Thoughts From Librarians in Attendance
One librarian said that she often tells patrons who want a particular title in a timely fashion to come to the library and get a paper copy. I tested this using a combination of OverDrive’s Libby app and my library’s online catalog. Searching in topics that are relatively popular (science and psychology), I found 10 interesting books that I would need to reserve. For each title, I went to the library catalog, and I found that four of them were available in my library, and the other six were in a library that is less than 15 minutes away, where I have borrowing privileges as a county resident.
In the case of bestsellers, it is a very different story. For high-demand ebooks, the library must choose between buying many multiple copies or making their patrons wait months for the title. In all cases, there is also substantial reserve activity on the paper copies. Since reserves are free in our county system, one speculates that readers reserve ebooks and paper titles as well as audiobooks to get the first available copy in any format.
Another local public librarian who attended said, “I think Macmillan is damaging their relationships with libraries and that this embargo hurts patrons who don’t have the funds to buy their own e-books.”
Speaking as a retired librarian who was there for the event, I thought Sargent was ignoring a basic fact of human psychology. The librarians who participated in Macmillan’s focus group were invested in the outcome, and they were sure to be more accepting of the result. The ones who found out from seeing his terse letter were understandably unhappy to read that libraries are being perceived as the enemy of publishing and that they are being forced to serve up healthy portions of frustration to their patrons.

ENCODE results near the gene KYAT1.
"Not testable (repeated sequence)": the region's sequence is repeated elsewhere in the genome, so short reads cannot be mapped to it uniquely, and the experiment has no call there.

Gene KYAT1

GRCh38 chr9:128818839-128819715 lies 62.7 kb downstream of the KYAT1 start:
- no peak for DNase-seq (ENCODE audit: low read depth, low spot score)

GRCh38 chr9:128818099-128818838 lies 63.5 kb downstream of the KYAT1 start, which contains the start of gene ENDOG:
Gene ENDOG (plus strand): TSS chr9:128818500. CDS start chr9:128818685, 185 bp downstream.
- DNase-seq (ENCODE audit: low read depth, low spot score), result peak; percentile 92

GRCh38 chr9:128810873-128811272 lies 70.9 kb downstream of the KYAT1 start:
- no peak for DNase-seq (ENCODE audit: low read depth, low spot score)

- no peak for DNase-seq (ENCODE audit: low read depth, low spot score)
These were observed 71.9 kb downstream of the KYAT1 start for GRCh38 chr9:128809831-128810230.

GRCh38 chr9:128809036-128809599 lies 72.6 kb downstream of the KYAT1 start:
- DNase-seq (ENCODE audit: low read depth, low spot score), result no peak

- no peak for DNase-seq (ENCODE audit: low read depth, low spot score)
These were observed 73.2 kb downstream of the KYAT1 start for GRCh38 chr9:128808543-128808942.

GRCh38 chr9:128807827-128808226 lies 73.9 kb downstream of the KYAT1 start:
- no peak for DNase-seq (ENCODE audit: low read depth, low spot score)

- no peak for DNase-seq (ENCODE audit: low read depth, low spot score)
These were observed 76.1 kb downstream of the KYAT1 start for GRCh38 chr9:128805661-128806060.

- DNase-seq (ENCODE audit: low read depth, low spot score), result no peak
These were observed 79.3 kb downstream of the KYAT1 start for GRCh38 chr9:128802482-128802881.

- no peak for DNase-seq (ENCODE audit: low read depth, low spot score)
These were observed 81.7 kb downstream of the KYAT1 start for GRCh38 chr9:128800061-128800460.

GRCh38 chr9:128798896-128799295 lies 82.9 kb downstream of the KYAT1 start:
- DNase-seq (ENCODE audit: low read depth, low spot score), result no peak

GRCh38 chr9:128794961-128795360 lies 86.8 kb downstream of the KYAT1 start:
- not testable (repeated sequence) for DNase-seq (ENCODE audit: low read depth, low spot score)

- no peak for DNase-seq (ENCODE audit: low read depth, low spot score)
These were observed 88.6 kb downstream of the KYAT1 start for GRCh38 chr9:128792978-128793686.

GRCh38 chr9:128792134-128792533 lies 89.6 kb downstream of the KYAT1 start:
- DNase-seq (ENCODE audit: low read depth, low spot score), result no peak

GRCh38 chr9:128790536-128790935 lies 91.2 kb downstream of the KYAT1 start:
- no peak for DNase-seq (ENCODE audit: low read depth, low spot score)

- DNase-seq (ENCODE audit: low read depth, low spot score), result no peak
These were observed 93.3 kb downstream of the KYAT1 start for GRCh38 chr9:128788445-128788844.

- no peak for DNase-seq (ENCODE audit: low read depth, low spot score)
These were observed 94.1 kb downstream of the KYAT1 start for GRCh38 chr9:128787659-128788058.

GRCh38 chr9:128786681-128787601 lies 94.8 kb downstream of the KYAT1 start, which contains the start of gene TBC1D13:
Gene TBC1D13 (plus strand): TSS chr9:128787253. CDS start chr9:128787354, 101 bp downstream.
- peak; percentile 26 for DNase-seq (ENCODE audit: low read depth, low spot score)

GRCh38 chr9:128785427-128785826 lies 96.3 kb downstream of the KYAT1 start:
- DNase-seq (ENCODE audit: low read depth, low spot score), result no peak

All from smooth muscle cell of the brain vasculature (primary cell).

Finding a Memo
For a policy that Macmillan claims is perfectly reasonable, it hasn’t exactly put it in lights. I spent time going through the company’s website and did not see a word about this embargo. Many articles have come out recently, but most of them quoted few lines from the publisher. After a day of searching, I finally found a link to the letter from Sargent, provided by Publishers Weekly. Looking at the letter, I could not help but wonder about the discussions the executive had prior to writing it about how libraries are cannibalizing Macmillan’s sales.
Implications for the Future
Every librarian I talked to had the same concern. With mergers and acquisitions rampant, there are very few publishers left in the business. If four other major players decide this is the answer they’ve been seeking, the results will make public libraries extremely unhappy. As a library user for 60 years, and a library employee for 50 of those, I know that librarians are driven to get good information into the hands of their patrons as quickly and easily as possible. This usually was not seen as a bad thing.
Photo by Terry Ballard